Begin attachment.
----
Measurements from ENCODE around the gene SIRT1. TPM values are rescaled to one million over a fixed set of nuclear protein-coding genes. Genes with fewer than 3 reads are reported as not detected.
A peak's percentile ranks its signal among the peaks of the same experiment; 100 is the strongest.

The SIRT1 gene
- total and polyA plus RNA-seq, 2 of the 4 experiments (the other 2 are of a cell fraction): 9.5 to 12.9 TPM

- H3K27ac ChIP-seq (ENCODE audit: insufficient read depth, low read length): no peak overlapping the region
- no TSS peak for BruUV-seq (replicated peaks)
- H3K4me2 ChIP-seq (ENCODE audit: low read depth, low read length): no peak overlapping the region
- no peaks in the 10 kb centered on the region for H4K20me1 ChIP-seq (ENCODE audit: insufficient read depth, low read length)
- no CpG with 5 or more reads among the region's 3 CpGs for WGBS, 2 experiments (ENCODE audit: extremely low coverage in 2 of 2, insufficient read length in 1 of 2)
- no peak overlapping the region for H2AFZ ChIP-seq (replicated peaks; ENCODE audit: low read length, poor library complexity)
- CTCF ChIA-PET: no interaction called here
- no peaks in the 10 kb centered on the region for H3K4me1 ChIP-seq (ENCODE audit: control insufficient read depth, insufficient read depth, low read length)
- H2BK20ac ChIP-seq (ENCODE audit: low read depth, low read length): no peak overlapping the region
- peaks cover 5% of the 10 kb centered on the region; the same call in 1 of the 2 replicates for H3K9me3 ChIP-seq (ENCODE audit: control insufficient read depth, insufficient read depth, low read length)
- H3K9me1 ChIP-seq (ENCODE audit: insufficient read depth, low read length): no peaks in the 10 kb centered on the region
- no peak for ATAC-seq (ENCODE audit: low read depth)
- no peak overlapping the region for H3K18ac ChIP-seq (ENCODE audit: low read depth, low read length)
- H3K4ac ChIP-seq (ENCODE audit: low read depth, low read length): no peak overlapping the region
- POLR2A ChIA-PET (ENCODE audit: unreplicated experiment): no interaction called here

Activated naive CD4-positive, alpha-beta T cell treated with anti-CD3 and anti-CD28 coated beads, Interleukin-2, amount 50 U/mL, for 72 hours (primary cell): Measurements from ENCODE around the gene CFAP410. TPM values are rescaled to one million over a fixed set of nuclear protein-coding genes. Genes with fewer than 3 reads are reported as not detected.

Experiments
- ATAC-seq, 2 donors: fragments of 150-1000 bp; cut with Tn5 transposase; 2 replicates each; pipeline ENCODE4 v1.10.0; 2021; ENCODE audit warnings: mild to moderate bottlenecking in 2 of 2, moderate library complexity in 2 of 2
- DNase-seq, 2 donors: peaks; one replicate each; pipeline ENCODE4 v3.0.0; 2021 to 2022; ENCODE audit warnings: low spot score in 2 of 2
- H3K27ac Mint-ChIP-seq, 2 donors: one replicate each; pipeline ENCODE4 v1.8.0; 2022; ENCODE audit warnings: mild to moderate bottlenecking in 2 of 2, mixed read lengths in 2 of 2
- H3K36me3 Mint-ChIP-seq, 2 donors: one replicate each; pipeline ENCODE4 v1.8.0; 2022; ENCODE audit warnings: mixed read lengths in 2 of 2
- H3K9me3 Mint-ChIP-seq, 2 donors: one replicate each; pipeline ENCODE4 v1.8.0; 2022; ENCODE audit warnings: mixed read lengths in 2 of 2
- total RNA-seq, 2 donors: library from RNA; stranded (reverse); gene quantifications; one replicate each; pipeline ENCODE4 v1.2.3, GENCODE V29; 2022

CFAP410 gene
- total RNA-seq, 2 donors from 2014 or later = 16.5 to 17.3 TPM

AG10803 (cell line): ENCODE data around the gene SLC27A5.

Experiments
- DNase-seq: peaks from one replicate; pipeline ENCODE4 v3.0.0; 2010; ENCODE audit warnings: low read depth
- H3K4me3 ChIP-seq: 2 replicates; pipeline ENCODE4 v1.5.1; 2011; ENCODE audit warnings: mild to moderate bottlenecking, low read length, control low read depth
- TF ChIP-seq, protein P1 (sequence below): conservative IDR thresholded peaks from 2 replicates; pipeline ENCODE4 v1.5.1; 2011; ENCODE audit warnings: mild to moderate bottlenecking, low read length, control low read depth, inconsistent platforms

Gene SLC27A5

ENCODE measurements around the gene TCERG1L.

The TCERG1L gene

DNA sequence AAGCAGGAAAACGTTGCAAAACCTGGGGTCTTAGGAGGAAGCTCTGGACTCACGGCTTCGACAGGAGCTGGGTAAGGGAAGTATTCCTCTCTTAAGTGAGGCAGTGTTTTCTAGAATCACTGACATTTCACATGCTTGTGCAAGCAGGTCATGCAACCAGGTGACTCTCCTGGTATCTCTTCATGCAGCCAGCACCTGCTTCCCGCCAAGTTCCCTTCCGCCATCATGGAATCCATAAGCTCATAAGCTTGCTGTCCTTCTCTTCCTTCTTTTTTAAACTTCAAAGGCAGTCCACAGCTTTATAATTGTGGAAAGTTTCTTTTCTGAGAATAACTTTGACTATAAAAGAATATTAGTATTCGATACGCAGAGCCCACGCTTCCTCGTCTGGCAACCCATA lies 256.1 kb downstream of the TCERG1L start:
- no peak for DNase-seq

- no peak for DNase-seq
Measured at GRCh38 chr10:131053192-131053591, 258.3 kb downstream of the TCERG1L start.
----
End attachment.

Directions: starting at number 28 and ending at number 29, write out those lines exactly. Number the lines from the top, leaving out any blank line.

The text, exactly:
CFAP410 gene
- total RNA-seq, 2 donors from 2014 or later = 16.5 to 17.3 TPM